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They Caught a Falling Star and Put it in Their Pocket

By Sandy Sand     Mar 27, 2009 in Science
The old song refrain goes, “Catch a falling star and put it in your pocket,” and now a team of astronomers have found pieces of an asteroid that shuttled down to Earth.
More than a pocketful of stardust was found in the Sudan desert at the end of last year, making it possible for scientists to match up a space rock with a meteorite that, for the most part, burned up in the atmosphere.
They hoped that the black rock will provide insights into how the planets were formed.
In a study released by Nature Journal this month, reported that last October:
…astronomers tracked a small non-threatening asteroid heading toward Earth before it became a "shooting star," something they had not done before. It blew up in the sky and scientists thought there would be no space rocks left to examine.
But a painstaking search by dozens of students through the remote Sudan desert came up with 8.7 pounds of black jagged rocks, leftovers from the asteroid 2008 TC3. And those dark rocks were full of surprises and minuscule diamonds.
For years, astronomers have lobbied Congress to grant them money for a robot probe to grab a chunk of asteroid to bring back to Earth for lab analysis.
This one time they got lucky, and in effect the “tiny mountain” came to them rather than them having to go to the mountain.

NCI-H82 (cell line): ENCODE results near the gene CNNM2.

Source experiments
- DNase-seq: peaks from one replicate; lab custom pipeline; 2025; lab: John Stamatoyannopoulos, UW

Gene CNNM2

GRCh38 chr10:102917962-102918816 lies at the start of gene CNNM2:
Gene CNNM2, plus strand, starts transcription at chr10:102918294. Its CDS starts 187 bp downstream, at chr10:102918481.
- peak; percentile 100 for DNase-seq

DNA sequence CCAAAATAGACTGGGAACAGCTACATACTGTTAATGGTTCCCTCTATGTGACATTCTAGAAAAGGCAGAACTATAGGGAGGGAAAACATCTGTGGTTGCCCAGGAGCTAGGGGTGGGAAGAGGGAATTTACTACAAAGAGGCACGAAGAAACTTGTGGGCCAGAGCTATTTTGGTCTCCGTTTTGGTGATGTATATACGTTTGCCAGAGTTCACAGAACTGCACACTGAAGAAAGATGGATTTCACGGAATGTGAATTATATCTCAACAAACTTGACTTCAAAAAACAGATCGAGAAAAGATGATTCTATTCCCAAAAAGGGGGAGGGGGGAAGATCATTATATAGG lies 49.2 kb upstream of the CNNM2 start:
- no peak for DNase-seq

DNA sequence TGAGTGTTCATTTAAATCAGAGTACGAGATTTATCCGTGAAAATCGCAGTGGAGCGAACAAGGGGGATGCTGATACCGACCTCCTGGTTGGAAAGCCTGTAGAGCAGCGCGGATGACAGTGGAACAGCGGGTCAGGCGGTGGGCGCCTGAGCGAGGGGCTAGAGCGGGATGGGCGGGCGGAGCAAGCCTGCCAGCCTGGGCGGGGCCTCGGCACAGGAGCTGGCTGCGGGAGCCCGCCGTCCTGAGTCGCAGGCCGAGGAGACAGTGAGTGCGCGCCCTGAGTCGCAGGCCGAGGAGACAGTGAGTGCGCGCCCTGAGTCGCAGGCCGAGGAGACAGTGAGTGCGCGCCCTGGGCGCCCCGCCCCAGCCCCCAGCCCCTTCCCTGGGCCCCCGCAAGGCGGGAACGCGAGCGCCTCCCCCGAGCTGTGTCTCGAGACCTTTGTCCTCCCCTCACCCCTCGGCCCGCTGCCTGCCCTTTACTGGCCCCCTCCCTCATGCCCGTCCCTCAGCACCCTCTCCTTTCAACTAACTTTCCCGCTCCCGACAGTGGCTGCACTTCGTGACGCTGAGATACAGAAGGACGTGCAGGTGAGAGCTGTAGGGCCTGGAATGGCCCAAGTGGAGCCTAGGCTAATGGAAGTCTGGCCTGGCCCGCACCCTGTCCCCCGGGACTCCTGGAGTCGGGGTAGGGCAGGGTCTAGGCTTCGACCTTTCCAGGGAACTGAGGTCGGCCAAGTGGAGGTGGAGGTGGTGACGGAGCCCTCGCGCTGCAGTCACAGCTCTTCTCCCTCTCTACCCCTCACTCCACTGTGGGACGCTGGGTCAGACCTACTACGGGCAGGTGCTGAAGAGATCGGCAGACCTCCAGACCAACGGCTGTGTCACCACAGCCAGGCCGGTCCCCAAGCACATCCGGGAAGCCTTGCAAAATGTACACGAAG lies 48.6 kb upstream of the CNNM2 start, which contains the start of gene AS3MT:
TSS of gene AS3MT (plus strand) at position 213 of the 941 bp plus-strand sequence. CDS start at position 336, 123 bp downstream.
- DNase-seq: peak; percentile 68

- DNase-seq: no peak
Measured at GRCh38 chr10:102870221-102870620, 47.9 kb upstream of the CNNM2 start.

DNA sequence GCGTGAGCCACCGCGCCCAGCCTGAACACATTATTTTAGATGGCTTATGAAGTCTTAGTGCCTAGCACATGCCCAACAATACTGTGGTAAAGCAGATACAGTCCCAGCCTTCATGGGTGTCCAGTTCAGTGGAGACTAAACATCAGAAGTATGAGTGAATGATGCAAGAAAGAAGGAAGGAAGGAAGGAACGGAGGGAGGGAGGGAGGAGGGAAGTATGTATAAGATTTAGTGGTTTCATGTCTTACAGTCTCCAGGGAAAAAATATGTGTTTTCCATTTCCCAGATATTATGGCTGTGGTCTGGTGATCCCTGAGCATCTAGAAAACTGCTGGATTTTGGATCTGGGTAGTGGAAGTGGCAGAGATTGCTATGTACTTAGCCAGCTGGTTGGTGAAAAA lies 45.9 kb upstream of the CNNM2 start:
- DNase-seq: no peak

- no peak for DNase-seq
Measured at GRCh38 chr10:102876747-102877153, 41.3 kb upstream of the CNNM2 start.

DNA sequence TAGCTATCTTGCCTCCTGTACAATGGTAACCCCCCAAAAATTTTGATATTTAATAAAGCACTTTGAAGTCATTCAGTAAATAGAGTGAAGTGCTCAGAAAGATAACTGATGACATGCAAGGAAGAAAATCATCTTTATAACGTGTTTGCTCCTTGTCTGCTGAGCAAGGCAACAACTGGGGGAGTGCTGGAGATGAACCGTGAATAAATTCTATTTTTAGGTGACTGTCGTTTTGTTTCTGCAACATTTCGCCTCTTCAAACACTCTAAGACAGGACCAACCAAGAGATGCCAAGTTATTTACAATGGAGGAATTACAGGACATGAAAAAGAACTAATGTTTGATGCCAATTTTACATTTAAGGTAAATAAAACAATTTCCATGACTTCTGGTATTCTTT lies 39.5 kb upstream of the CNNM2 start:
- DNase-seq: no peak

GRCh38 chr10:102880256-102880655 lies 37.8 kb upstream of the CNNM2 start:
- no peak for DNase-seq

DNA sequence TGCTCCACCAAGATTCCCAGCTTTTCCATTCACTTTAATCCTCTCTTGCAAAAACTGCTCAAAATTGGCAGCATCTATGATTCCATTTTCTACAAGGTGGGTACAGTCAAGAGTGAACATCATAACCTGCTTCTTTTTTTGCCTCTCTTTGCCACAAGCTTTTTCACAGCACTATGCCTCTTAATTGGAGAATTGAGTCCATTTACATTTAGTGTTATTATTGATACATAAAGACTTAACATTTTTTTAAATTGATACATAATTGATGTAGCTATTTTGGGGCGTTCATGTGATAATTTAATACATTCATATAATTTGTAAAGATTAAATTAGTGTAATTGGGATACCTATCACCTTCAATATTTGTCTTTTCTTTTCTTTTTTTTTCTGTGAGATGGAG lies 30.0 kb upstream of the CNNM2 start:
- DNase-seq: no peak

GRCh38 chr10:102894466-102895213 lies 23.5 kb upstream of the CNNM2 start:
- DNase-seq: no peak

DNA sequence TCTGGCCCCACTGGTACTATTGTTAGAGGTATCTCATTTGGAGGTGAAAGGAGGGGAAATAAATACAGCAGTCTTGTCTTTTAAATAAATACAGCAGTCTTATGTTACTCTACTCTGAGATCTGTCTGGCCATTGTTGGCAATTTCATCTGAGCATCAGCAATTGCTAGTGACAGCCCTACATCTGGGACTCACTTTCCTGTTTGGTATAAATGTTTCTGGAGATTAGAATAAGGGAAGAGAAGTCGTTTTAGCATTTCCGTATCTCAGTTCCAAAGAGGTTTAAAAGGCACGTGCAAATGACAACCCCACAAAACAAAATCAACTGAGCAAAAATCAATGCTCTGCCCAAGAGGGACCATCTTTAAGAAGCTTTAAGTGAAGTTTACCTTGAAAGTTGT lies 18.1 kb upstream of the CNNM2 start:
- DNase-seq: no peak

Peter Jenniskens of NASA’s Ames Research Center in California, said:
"This was a meteorite that was not in our collection, a completely new material."
For the most part, the asteroid burned up in the atmosphere, 23 miles above the Earth, and is believed to be a leftover from rocks trying to become a planet more than four billion years ago.
Lucy McFadden, an astronomer at the University of Maryland, who not part of the study, was among the many who praised the findings as an important part of understanding our solar system. She said:
"This is a look back in time and it came to us.”
Co-author of the study and NASA cosmic mineralogist Michael Zolensky, said:
"It's a beautiful example of looking at an earlier stage of planet development."
Among the components found in the space rocks were the metals iron and nickel, and organics such as graphites, Zolensky said.
The most interesting he added were the:
..."nanodiamonds." These diamonds are formed by collisions in space and high pressure and they are all over the rocks, making them glitter.
The discovery also afforded scientists the opportunity to further study asteroid composition, and search for ways to avert a disastrous collision with Earth.
Zokensky said:
…it also serves as a lesson for the future if this asteroid's big brother comes hurtling toward Earth.
Blowing it up like in the Bruce Willis movie "Armageddon" wouldn't be smart because this type of asteroid turns out to be very much like a "traveling sandpile," Zolensky said. "If you blow it up, all the pieces are heading toward Earth.
Simon “Pete” Worden, NASA Ames Research Center director, also a study co- author, has been a longtime advocate of a worldwide program to plan and prepare for asteroids or comets impacting Earth. He said:
"The real important issue is to understand the physics of these objects."
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